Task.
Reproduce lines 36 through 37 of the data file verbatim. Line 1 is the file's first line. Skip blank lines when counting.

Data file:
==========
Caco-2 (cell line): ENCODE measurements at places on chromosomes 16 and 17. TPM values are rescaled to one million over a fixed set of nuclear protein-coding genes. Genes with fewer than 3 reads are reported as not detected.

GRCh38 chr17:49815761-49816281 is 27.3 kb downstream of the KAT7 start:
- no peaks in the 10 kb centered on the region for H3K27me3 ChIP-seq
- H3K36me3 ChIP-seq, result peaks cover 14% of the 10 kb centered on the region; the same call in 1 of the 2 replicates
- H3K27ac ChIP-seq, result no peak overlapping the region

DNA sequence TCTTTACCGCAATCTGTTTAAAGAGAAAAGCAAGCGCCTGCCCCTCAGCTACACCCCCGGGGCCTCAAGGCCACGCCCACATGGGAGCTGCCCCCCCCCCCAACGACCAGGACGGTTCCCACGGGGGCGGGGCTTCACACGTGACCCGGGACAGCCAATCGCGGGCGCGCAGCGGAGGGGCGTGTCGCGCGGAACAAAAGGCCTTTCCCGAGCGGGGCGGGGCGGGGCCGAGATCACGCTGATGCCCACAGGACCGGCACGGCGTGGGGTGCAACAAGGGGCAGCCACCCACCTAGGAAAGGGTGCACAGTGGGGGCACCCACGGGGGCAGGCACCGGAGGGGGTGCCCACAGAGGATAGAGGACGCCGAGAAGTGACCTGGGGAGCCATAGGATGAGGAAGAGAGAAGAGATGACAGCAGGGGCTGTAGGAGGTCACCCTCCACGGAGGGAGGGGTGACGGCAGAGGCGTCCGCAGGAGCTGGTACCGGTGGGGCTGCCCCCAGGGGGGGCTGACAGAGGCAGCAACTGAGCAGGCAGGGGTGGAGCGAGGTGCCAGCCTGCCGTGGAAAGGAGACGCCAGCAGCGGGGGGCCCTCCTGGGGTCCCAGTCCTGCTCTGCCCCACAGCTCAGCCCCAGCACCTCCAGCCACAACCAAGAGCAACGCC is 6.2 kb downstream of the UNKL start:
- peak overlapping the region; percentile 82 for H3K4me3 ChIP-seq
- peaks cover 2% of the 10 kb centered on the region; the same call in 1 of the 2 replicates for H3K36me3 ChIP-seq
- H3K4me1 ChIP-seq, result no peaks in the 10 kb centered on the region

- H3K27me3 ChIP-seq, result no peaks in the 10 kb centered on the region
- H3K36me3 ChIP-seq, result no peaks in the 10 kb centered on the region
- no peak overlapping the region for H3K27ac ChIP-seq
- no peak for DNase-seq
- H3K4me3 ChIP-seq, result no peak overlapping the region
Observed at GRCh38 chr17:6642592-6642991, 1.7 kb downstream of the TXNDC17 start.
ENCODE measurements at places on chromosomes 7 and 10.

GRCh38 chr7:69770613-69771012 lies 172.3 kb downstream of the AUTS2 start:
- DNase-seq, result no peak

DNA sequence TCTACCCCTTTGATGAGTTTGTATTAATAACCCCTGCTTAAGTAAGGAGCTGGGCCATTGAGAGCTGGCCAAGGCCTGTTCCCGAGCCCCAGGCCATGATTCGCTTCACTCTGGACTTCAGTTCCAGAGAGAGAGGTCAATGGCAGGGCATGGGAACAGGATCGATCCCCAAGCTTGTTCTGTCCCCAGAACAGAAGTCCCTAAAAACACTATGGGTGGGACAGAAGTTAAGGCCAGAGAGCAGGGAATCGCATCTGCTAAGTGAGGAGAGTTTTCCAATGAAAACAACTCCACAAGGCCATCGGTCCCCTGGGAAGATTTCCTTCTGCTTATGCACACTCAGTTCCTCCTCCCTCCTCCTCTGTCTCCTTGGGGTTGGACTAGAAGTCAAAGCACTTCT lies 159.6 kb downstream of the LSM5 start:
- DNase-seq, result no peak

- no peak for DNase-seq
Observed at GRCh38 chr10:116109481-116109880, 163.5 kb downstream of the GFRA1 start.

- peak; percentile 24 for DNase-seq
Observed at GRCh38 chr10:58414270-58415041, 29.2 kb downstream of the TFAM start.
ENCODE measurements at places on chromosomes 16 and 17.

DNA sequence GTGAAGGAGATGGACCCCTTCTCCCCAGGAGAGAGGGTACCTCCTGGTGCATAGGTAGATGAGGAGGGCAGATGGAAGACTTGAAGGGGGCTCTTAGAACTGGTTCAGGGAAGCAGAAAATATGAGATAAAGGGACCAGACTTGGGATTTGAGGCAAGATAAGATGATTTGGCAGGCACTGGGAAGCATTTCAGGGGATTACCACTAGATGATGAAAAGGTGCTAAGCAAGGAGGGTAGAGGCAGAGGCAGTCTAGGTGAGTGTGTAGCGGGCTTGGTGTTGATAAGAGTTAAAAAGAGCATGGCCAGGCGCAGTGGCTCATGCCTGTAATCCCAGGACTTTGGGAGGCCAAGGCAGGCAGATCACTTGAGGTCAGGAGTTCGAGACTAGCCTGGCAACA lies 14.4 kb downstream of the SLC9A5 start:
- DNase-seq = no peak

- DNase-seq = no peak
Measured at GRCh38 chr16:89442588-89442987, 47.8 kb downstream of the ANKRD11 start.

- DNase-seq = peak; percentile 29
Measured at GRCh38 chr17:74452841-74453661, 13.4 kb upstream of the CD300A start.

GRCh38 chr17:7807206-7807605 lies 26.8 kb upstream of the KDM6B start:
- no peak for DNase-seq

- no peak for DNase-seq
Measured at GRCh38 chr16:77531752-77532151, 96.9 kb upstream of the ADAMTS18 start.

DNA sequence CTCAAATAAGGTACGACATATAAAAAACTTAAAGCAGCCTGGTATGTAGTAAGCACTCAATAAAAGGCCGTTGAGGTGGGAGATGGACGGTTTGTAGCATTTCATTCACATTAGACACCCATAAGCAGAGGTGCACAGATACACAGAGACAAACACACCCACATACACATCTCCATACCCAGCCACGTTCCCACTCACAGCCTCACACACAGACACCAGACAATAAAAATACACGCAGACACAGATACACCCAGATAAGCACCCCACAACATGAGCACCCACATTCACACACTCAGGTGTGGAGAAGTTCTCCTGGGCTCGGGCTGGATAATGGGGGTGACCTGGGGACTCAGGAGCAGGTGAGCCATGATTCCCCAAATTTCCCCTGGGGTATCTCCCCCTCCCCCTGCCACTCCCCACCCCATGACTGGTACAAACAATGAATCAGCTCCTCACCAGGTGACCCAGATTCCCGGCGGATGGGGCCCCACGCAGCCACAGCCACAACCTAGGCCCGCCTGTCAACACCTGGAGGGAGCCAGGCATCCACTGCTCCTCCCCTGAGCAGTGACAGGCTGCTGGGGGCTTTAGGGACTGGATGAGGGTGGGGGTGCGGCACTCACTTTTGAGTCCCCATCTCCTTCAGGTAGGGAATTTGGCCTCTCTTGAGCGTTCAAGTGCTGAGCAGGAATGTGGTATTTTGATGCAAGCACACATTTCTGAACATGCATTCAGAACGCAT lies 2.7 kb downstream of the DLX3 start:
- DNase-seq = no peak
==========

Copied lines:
DNA sequence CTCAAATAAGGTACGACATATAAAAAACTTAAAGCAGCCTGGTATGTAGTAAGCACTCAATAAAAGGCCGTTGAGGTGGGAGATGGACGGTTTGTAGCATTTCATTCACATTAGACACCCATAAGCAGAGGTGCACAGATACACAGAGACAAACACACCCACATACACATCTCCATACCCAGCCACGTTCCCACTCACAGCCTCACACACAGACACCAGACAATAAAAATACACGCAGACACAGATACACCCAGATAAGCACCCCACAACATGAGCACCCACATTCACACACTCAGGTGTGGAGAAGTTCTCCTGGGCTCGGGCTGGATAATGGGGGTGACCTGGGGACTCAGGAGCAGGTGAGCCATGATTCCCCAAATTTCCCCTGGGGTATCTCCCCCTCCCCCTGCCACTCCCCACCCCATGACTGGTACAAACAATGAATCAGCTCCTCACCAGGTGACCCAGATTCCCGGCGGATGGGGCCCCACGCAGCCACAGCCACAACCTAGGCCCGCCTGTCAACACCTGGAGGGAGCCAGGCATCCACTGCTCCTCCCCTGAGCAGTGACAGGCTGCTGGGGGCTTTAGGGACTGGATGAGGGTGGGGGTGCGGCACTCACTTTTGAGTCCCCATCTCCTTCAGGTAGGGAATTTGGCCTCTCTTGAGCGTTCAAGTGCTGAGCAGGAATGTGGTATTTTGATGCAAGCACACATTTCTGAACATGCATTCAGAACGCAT lies 2.7 kb downstream of the DLX3 start:
- DNase-seq = no peak